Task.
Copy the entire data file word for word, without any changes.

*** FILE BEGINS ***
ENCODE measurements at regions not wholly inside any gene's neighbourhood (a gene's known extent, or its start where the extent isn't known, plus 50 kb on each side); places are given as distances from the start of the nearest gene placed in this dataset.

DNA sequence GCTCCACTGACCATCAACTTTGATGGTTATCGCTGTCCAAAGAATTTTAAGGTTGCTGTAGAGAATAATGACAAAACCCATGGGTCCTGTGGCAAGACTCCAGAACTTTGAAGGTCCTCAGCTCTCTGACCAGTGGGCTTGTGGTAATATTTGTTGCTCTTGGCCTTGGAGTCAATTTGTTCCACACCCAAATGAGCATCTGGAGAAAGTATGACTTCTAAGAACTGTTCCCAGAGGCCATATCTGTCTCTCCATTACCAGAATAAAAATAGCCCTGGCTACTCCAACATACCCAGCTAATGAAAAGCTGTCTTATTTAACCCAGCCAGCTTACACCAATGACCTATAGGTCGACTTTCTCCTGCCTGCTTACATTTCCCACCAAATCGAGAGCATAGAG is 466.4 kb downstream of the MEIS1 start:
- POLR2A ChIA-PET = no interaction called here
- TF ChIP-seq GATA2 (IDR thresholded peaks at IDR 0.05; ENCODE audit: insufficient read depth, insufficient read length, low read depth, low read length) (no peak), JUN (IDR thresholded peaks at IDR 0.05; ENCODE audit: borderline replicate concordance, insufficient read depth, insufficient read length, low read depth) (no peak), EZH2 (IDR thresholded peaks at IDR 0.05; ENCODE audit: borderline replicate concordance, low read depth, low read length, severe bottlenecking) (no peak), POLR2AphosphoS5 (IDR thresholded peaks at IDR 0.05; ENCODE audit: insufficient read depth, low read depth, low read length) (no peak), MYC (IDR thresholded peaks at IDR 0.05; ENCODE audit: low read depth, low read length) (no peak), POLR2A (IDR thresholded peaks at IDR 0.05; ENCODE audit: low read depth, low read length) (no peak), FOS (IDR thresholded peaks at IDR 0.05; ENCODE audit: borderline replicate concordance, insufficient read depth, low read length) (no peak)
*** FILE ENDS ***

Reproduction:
ENCODE measurements at regions not wholly inside any gene's neighbourhood (a gene's known extent, or its start where the extent isn't known, plus 50 kb on each side); places are given as distances from the start of the nearest gene placed in this dataset.

DNA sequence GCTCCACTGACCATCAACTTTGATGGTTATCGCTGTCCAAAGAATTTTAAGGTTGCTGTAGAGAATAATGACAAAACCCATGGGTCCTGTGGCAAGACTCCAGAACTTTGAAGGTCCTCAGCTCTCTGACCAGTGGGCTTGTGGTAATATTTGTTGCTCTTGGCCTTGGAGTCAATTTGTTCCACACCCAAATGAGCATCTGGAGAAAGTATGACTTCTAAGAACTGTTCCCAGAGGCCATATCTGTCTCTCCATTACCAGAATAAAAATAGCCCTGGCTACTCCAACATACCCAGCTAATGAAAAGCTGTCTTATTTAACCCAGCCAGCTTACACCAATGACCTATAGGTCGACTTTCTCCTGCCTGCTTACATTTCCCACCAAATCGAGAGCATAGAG is 466.4 kb downstream of the MEIS1 start:
- POLR2A ChIA-PET = no interaction called here
- TF ChIP-seq GATA2 (IDR thresholded peaks at IDR 0.05; ENCODE audit: insufficient read depth, insufficient read length, low read depth, low read length) (no peak), JUN (IDR thresholded peaks at IDR 0.05; ENCODE audit: borderline replicate concordance, insufficient read depth, insufficient read length, low read depth) (no peak), EZH2 (IDR thresholded peaks at IDR 0.05; ENCODE audit: borderline replicate concordance, low read depth, low read length, severe bottlenecking) (no peak), POLR2AphosphoS5 (IDR thresholded peaks at IDR 0.05; ENCODE audit: insufficient read depth, low read depth, low read length) (no peak), MYC (IDR thresholded peaks at IDR 0.05; ENCODE audit: low read depth, low read length) (no peak), POLR2A (IDR thresholded peaks at IDR 0.05; ENCODE audit: low read depth, low read length) (no peak), FOS (IDR thresholded peaks at IDR 0.05; ENCODE audit: borderline replicate concordance, insufficient read depth, low read length) (no peak)